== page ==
Case #2. The diagnosis is posterior MI (Figure 2). Features include:
- Tall R wave in V1 or V2.
- ST depressions in the anterior leads, V1-V3. These are the equivalent of ST elevations from an infarcting posterior wall.
- ST-elevation in V7-V9 (not pictured). These are posterior leads that one can place below the scapula on the back of the patient.
There are also ST elevations in the inferior leads, II, III, and aVF, meaning this case is not just a posterior MI, but an inferior-posterior MI.
Case #3. The diagnosis is Wolff-Parkinson-White (Figure 3). Features include:
- Short PR interval (<120 ms) — caused by ventricular preexcitation by conduction through an accessory pathway.
- Delta waves — also caused by preexcitation.
From an electrophysiology perspective, this case involves conduction through a left-sided accessory pathway. That conduction leads to early left-to-rightward depolarization and results in a positive deflection in V1. The depolarization through this accessory pathway leads it to depolarize the ventricular myocardium directly, which is slow-conducting as opposed to the fast-conducting His-Purkinje system. Thus, the positive deflection has a slow upslope, resulting in the signature “delta wave,” a slow, triangle-shaped, upward depolarization preceding the steep upstroke of the regular QRS complex. It is best seen above in V1-V3.
Case #4. The diagnosis is V1-V3 lead reversal (Figure 4). It is easily identified, as V3 has a normal V1 morphology, in which there is a dominant S wave. Also, there is no physiology in which the R wave progression makes sense; it is not possible for there to be increased rightward amplitudes (as in “V1” above), then slightly rightward amplitudes (as in V2), then more rightward amplitudes again (as in “V3”), then significantly more leftward amplitudes again (as in V4-V6). The only way to explain this aberrant R wave progression is via technical error, specifically, V1-V3 lead reversal.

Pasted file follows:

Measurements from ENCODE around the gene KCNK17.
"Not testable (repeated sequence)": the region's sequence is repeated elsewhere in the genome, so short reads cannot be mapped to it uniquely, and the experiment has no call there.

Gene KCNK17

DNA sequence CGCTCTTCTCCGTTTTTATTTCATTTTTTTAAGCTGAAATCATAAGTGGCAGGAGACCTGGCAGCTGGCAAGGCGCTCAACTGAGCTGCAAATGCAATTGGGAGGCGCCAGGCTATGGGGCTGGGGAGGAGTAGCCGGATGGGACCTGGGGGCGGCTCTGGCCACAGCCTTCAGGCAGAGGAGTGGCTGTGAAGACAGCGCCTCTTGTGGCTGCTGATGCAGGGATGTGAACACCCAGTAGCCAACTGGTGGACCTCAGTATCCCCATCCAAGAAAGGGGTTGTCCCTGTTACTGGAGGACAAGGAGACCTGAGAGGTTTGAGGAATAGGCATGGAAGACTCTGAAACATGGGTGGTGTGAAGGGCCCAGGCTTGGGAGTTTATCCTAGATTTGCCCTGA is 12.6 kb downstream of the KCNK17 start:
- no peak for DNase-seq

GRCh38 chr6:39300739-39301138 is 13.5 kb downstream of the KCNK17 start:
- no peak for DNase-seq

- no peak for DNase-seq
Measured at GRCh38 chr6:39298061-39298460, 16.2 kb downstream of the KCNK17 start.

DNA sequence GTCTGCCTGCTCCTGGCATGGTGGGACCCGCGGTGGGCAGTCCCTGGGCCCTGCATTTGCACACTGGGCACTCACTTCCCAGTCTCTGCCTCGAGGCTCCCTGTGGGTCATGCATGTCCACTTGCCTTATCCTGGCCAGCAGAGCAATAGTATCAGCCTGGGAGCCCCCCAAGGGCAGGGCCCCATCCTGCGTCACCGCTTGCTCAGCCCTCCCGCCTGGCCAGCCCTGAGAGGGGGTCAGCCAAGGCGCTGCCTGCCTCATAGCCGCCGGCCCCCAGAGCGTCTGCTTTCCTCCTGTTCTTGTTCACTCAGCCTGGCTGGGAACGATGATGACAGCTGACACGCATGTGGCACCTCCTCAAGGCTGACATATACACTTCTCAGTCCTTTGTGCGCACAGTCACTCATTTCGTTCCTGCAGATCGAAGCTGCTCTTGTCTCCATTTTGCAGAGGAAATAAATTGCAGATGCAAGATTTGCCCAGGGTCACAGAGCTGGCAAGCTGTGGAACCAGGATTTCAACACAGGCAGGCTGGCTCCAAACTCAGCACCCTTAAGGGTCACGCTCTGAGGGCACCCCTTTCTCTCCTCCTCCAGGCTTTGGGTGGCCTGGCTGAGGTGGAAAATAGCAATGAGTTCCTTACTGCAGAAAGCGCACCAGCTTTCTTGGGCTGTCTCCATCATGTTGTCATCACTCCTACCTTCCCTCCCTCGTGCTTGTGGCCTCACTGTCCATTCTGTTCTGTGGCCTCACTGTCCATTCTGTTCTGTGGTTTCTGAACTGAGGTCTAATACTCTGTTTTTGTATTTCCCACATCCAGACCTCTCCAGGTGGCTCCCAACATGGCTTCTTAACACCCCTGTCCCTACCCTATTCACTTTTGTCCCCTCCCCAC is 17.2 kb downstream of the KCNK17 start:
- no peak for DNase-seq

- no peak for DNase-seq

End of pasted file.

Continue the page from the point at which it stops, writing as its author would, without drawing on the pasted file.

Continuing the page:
Case #5. The diagnosis is right ventricular hypertrophy (Figure 5). Features include:
- Tall R wave in V1 (R>S, or R wave >7 mm).
- S in V5 or V6 >7 mm — representing depolarization of an enlarged RV.
- Right axis deviation >110.
- Usually a drop in the R to S ratio across the precordium.
- QRS <120 ms (in other words, not caused by RBBB).
Supporting criteria include:
- Right ventricular strain pattern, which includes the ST depressions and T-wave inversion in V1-V3.
- S1Q3T3 pattern.
- Right atrial abnormality.
Not all of the above are seen in the example ECG, but there is a tall R wave in V1, right axis deviation, and a prominent right ventricular strain pattern, as represented by the T-wave inversion in the precordial leads.
Case #6. The diagnosis is Duchenne muscular dystrophy (Figure 6).1 Features include:
- Tall R wave in V1.
- Deep Q waves in the lateral leads (V4-V6).
Supplemental features include a short PR interval and sinus tachycardia.
Case #7. The diagnosis is dextrocardia (Figure 7). Features include:
- Right axis deviation.
- Progressively decreasing R wave progression in the precordial leads.
- Positive R wave in aVR.
- Negative p wave and negative QRS in I and AVL (although this is not present in this case, since there is atrial flutter as well.)
Remembering the differential diagnosis for a tall R-wave in V1 has, historically, been difficult. But it doesn’t need to be. The four mechanistic categories approach is straightforward. Divide the differential into four categories by mechanism, and remember a common and an uncommon etiology for each mechanism: (1) increased muscle mass, including hypertrophic cardiomyopathy (common) and right ventricular hypertrophy (uncommon); (2) decreased muscle mass, including posterior infarction and muscular dystrophy; (3) electrical, including RBBB and WPW syndrome; and (4) technical, including V1-V3 lead reversal and dextrocardia. Deduce the specific diagnosis through an understanding of how the mechanism of each diagnosis leads to its signature ECG findings.
1Chief Cardiology Fellow, University of California, Irvine Medical Center, Orange, California; 2Assistant Clinical Professor of Cardiology, University of California, Irvine Medical Center, Orange, California; 3Clinical Editor; Chief of Medicine, Long Beach VA Medical Center, Long Beach, California; Associate Chief Cardiology, University of California, Irvine Medical Center, Orange, California
The authors can be contacted via Leo Ungar, MD, at firstname.lastname@example.org.
- Slucka C. The electrocardiogram in duchenne progressive muscular dystrophy. Circulation. 1968; 38: 933-940.